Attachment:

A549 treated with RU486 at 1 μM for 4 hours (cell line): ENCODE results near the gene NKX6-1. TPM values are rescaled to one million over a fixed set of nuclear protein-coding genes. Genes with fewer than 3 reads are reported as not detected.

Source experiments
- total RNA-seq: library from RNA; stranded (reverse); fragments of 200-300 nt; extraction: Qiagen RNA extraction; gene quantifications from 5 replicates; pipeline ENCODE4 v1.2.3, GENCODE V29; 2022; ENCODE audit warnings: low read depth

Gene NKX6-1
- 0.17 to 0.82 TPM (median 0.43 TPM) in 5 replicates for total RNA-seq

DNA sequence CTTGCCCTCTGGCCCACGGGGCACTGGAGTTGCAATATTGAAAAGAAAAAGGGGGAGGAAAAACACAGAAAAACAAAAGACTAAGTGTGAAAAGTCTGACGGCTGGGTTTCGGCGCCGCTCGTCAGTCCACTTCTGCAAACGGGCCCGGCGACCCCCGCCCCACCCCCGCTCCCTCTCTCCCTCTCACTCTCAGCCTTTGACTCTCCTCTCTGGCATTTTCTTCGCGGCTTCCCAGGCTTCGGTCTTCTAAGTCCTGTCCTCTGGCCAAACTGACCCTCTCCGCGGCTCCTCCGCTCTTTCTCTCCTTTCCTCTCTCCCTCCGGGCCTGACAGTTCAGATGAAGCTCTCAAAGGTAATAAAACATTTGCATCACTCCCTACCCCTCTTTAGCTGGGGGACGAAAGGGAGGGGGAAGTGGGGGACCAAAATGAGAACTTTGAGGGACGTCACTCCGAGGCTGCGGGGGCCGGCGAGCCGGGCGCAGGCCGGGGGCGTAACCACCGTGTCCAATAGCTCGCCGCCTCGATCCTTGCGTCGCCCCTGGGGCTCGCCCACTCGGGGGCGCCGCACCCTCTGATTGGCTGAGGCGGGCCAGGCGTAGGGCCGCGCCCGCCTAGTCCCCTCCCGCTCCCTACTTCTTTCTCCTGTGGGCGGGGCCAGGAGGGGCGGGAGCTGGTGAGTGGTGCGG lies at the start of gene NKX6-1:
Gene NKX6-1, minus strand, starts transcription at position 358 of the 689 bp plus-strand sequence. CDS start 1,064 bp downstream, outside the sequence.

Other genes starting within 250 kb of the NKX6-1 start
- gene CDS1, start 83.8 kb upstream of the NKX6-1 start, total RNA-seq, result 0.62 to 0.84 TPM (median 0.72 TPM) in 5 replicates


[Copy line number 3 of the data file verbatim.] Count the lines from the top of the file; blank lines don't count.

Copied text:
- total RNA-seq: library from RNA; stranded (reverse); fragments of 200-300 nt; extraction: Qiagen RNA extraction; gene quantifications from 5 replicates; pipeline ENCODE4 v1.2.3, GENCODE V29; 2022; ENCODE audit warnings: low read depth